GOP chairman: Republicans’ reactions ‘mixed’ on gas tax increase
House Transportation and Infrastructure Committee chairman Bill Shuster (R-Pa.) on Thursday said he received a “mixed” reaction when he brought up the gas tax during an infrastructure meeting at the GOP retreat.
Shuster said the subject “was the elephant in the room” during a working session that included several lawmakers, Transportation Secretary Elaine Chao and White House economic adviser Gary Cohn.
“Look, nobody wants to raise taxes. Nobody wants to raise fees in this country,” Shuster told reporters at The Greenbrier resort in White Sulphur Springs, W.Va.
Shuster has long maintained that all options are on the table to contribute to an infrastructure overhaul, though he has also noted the gas tax hike’s unpopularity among Republicans.
Proponents of raising the levy argue doing so is necessary to keep the Highway Trust Fund afloat. Money from the 18.4-cent-per-gallon tax goes into the fund to pay for road projects, but that tax has not been raised since 1993, eroding the fund’s purchasing power over time.
But increasing the tax has received varied reviews from lawmakers in both parties, though industry groups and some members of Congress have rallied behind an effort to raise the fee.
Shuster on Thursday emphasized that any infrastructure package must have bipartisan support, conceding that the GOP majority may have to lose some Republican votes to get Democrats on board.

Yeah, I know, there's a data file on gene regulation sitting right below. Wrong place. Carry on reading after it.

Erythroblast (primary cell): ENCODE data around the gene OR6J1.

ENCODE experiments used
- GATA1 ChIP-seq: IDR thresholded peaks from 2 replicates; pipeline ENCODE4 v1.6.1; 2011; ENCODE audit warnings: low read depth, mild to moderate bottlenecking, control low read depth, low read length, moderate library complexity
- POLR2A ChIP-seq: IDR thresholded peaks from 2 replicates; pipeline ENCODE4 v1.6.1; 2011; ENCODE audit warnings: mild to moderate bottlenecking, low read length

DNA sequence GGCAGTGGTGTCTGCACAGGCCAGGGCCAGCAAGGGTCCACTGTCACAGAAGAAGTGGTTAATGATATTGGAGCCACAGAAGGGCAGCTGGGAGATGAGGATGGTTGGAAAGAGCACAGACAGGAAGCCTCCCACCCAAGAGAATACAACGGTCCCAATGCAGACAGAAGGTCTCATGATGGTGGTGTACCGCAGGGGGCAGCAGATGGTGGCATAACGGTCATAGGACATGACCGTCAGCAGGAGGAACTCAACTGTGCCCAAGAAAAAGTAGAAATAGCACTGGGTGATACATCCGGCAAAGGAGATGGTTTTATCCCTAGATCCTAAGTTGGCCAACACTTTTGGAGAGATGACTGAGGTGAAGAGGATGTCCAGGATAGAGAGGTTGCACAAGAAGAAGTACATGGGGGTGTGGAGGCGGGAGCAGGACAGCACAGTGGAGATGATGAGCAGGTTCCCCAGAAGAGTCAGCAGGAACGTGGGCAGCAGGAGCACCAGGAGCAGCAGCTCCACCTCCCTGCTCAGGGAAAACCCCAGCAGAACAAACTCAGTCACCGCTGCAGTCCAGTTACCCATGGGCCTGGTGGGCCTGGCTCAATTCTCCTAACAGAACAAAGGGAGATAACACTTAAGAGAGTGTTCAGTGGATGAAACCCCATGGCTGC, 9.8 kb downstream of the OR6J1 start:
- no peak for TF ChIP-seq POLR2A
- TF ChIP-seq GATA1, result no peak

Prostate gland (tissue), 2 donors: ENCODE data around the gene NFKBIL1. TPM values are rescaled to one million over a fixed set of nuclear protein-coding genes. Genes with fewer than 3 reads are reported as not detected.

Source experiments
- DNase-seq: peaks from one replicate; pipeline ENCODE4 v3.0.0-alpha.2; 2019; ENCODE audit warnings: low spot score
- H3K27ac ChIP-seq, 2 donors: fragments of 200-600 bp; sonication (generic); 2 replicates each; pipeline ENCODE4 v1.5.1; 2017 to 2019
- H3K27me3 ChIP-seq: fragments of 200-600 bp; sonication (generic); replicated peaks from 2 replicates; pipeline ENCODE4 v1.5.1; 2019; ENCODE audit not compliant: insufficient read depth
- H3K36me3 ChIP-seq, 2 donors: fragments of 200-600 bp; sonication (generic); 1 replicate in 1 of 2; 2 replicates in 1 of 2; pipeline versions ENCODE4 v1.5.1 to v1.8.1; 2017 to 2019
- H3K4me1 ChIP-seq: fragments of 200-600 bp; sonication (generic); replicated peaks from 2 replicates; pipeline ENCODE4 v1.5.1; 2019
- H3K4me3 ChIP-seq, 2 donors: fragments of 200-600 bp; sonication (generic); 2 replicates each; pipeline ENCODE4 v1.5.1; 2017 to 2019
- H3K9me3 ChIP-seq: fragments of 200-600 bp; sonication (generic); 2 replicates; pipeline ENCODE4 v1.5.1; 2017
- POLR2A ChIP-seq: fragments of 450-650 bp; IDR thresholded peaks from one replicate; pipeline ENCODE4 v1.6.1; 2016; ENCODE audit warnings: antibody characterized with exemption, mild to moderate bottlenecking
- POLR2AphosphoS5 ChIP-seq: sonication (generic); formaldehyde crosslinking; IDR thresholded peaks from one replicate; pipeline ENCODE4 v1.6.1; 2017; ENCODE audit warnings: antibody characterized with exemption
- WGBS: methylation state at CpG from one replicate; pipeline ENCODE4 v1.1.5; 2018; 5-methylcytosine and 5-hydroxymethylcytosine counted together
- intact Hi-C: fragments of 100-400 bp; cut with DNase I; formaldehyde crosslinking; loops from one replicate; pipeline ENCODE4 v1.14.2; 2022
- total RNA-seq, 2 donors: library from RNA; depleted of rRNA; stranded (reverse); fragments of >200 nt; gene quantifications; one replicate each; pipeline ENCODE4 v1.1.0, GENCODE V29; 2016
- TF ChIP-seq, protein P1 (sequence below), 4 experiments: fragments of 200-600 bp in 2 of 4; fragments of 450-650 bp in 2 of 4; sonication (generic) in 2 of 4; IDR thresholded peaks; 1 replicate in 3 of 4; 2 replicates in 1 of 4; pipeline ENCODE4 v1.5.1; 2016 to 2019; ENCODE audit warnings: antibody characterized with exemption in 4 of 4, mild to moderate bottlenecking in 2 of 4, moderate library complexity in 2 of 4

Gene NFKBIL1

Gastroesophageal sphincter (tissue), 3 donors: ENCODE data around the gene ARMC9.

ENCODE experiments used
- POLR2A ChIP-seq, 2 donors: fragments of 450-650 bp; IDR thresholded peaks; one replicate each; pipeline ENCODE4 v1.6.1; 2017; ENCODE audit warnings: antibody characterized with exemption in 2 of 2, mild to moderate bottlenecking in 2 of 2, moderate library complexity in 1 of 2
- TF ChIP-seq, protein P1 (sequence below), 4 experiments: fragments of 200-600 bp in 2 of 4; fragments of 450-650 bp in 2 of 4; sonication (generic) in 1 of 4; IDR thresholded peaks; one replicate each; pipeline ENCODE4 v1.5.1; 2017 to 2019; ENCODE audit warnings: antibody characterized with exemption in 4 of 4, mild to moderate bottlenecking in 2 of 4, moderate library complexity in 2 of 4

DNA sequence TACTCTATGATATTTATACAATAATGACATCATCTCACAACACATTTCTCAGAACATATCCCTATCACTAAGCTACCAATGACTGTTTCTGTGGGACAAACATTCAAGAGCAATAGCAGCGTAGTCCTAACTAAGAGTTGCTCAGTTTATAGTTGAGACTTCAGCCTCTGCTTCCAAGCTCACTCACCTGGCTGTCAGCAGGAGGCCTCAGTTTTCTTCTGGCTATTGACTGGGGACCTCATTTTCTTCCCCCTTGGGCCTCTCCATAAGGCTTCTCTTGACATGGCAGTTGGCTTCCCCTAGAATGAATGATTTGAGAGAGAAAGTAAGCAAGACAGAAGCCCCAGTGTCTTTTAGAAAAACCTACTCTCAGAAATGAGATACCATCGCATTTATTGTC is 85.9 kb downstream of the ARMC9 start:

“First and foremost, it has to be bipartisan to get it through the Senate,” Shuster said. “And if we want to attract Democrats in the House, we probably lose some Republican votes.”
The Pennsylvania Republican’s comments come after President Trump during his annual State of the Union address called on Congress to craft an infrastructure plan of “at least” $1.5 trillion to overhaul U.S. ports, bridges, highways, airports and other public works.
But the president offered few details on a proposal, which he said must streamline the permitting process and include public-private partnerships “where appropriate.”
Senate Commerce, Science and Transportation Committee Chairman John Thune (R-S.D.) moderated the working session, which also included Sen. John Barrasso (R-Wyo.), who is chairman of the Senate Environment and Public Works Committee.